European markets are basking in the glow of a fresh Chinese liquidity injection this morning, with markets a sea of green as we head into London lunchtime. Today’s move by the PBOC has also given some respite to the struggling Aussie dollar, which has managed to find some temporary support at 0.7120, which is just above Tuesday’s low, which was the lowest level since February 2016.
China – the gift that won’t keep giving
The Chinese central bank, the PBOC, injected a fresh 60 billion yuan into the Chinese banking system this morning, which is the first injection for two weeks and comes hot on the heels of rising bond yields in China, which have spiked sharply this month, and remain at their highest level since June. However, this was not enough to save the Hang Seng and the Shanghai composite equity indices, which remain under pressure and are both now technically in bear market territory. Combined with the weak Aussie, which continues to look shaky from a technical perspective and is a good FX proxy for Chinese economic fortunes, the PBOC will have to inject a lot more money into the Chinese economy to stop the slide in Chinese and Hong Kong equities, which haven’t responded to the PBOC’s piecemeal approach to quantitative easing.
Why China needs to loosen the purse strings
Trade tensions with the US and fears over a debt bubble are the key drivers of the downward pressure on the Asian indices - the South Korean and Indonesian equity indices are both down approx. 15% this year. Chinese economic prospects are also a hindrance, with the latest trade balance figure for August suggesting that exports have been impacted by US trade policy, at the same time money supply is also shrinking, figures released this morning saw the headline M2 figure slip to 8.2% for August, down from 8.5% in July. Although this figure sounds huge in comparison to Western money supply levels, it is worth noting that this is one of the lowest ever levels for money supply in China, and the money supply is shrinking at the same time as the economy is slowing, which could exacerbate economic conditions.
This also gives the PBOC room to inject more liquidity into the financial system if they deem fears over levels of bad debt to be inferior to fears about the health of the Chinese economy. This is the path that the Federal Reserve took in 2008, it pumped money into the US financial system to ease credit crunch fears emanating from the financial crisis that was caused by bad debt. The US economy has been expanding since the Fed’s QE programme and the stock index has had its longest ever winning streak. Of course, it may not be politically astute for Beijing to follow the US model at this moment in time, however, we do believe that China will have to embark on a more pronounced ‘Fed-style’ liquidity programme in the coming months to ensure that the economy avoids a hard landing.
GBP could be on the rebound
Elsewhere, the pound is managing to hold on above $1.30 for now, with the main reason being arch-Brexiteer Jacob Rees Mogg saying that the UK prime minister is “worthy of support”. While we doubt Rees Mogg’s abilities to support the pound due to his tenancy to stab Theresa May in the back, we do think that this week’s GDP and wage data supports a brighter outlook for the pound as we move into the winter months. While the pound remains at risk from Brexit news-flow we are wary of expecting too large a jump in GBP/USD. However, if the UK and EU can agree a Brexit deal in a special November summit (as has been reported today), then the overdue recovery in the pound could have legs.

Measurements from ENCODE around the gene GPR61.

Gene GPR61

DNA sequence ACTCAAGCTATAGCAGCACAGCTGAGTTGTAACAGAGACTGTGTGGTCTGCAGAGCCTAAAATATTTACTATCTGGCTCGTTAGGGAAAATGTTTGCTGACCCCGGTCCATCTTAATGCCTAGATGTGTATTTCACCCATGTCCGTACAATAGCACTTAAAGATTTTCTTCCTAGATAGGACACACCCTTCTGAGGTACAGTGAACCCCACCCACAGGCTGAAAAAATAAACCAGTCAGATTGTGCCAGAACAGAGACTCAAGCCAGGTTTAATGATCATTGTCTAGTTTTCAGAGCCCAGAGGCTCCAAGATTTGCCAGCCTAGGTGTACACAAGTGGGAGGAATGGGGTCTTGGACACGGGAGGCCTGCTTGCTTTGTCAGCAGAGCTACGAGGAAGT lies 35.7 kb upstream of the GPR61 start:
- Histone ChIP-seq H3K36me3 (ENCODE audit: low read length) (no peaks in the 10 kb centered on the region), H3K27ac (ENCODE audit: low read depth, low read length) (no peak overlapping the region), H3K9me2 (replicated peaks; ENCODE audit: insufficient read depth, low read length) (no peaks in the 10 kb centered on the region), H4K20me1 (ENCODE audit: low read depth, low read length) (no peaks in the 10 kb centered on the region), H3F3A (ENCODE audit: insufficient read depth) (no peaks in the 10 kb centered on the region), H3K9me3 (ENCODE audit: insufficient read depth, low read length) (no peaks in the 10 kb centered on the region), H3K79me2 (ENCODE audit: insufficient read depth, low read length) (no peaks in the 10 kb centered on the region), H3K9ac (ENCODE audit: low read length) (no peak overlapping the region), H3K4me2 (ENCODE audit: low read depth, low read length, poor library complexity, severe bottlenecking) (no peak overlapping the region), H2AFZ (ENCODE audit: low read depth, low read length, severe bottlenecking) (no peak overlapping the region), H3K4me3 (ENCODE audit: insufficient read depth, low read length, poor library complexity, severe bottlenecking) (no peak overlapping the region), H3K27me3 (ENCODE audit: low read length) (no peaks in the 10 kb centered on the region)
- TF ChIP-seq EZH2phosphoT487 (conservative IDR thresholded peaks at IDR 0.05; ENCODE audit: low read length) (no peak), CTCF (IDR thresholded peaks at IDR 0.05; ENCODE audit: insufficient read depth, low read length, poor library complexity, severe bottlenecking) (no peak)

Until then, however, any pound bulls could take a look at GBP/AUD. With the Chinese authorities unwilling to provide QE support to China’s economy at the same time as US-China trade tensions remain high, we continue to think that the AUD may come under pressure. GBP/AUD could test 1.8500 – the high that has acted as stiff resistance since April. However, a break above here could see a serious rebound in GBP/AUD, back towards 1.95 and then to 2.0.
ECB growth downgrade could boost Brexit prospects
European stocks are shrugging off news that the ECB is set to downgrade its growth forecasts for the region when it meets on Thursday. The source of this news, who remained anonymous, said that the cause was weaker external demand, particularly the UK and Turkey. This report is interesting for two reasons, firstly it could put pressure on the ECB to push back on reducing its stimulus programme, although some members including Germany are desperate for monetary support to the come to an end. Secondly, if EU trade to the UK is getting hampered by fears that the UK and EU won’t reach a trade deal in time for the 31st March 2019 Brexit deadline, could this spur the EU to give the UK the Brexit that it wants in order to protect its own economic interests? Is this one reason why the EU negotiators have softened their stance towards the UK in recent weeks?
Why EUR/GBP is in a dangerous position
From a markets perspective, this could support a further decline in EUR/GBP, which has fallen more than 150 pips already since peaking at the end of August. The next key level of support for EUR/GBP is 0.8835, the 200-day sma. Interestingly, the weaker growth outlook is not effecting European stocks today. If the euro continues to decline, then we could see the German Dax index pick up, as it tends to have an inverse correlation with the EUR, as you can see in the chart below.
Looking ahead, tomorrow’s deluge of central bank meetings could set the tone for FX and equities for the next few sessions. For now China and Eurozone growth woes seem to be driving markets. Watch out for our central bank watch due out later today.
Chart 1: Dax and EUR/GBP, normalised to show how they move together, as EURGBP rises the Dax tends to fall, thus as the euro falls, the Dax could rise.
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